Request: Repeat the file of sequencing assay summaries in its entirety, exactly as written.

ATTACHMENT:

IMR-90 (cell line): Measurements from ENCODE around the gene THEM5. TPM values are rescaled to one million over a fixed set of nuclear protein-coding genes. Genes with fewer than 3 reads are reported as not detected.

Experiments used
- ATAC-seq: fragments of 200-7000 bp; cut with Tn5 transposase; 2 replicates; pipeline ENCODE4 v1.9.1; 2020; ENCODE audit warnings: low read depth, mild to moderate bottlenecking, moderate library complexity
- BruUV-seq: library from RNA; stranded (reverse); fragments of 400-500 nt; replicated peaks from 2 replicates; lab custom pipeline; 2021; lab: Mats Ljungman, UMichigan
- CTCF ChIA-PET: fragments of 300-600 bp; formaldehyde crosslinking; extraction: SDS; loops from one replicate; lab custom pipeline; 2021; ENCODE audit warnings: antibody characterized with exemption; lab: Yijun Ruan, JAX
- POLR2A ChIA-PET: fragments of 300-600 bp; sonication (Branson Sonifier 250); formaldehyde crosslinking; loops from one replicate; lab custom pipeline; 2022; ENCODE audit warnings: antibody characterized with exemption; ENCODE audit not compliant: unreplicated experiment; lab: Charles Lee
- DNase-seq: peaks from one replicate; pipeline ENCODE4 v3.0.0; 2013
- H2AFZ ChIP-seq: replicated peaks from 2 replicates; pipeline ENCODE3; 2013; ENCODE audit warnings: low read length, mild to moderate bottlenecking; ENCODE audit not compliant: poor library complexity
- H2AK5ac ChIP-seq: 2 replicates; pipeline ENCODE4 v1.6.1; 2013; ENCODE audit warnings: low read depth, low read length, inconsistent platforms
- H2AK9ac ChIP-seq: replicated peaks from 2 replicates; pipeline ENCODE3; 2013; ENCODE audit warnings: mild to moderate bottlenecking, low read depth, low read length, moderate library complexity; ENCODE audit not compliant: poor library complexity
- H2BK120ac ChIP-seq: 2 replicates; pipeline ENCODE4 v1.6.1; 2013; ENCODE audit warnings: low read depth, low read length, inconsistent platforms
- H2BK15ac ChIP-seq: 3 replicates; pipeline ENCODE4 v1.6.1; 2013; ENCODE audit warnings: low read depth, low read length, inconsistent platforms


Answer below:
IMR-90 (cell line): Measurements from ENCODE around the gene THEM5. TPM values are rescaled to one million over a fixed set of nuclear protein-coding genes. Genes with fewer than 3 reads are reported as not detected.

Experiments used
- ATAC-seq: fragments of 200-7000 bp; cut with Tn5 transposase; 2 replicates; pipeline ENCODE4 v1.9.1; 2020; ENCODE audit warnings: low read depth, mild to moderate bottlenecking, moderate library complexity
- BruUV-seq: library from RNA; stranded (reverse); fragments of 400-500 nt; replicated peaks from 2 replicates; lab custom pipeline; 2021; lab: Mats Ljungman, UMichigan
- CTCF ChIA-PET: fragments of 300-600 bp; formaldehyde crosslinking; extraction: SDS; loops from one replicate; lab custom pipeline; 2021; ENCODE audit warnings: antibody characterized with exemption; lab: Yijun Ruan, JAX
- POLR2A ChIA-PET: fragments of 300-600 bp; sonication (Branson Sonifier 250); formaldehyde crosslinking; loops from one replicate; lab custom pipeline; 2022; ENCODE audit warnings: antibody characterized with exemption; ENCODE audit not compliant: unreplicated experiment; lab: Charles Lee
- DNase-seq: peaks from one replicate; pipeline ENCODE4 v3.0.0; 2013
- H2AFZ ChIP-seq: replicated peaks from 2 replicates; pipeline ENCODE3; 2013; ENCODE audit warnings: low read length, mild to moderate bottlenecking; ENCODE audit not compliant: poor library complexity
- H2AK5ac ChIP-seq: 2 replicates; pipeline ENCODE4 v1.6.1; 2013; ENCODE audit warnings: low read depth, low read length, inconsistent platforms
- H2AK9ac ChIP-seq: replicated peaks from 2 replicates; pipeline ENCODE3; 2013; ENCODE audit warnings: mild to moderate bottlenecking, low read depth, low read length, moderate library complexity; ENCODE audit not compliant: poor library complexity
- H2BK120ac ChIP-seq: 2 replicates; pipeline ENCODE4 v1.6.1; 2013; ENCODE audit warnings: low read depth, low read length, inconsistent platforms
- H2BK15ac ChIP-seq: 3 replicates; pipeline ENCODE4 v1.6.1; 2013; ENCODE audit warnings: low read depth, low read length, inconsistent platforms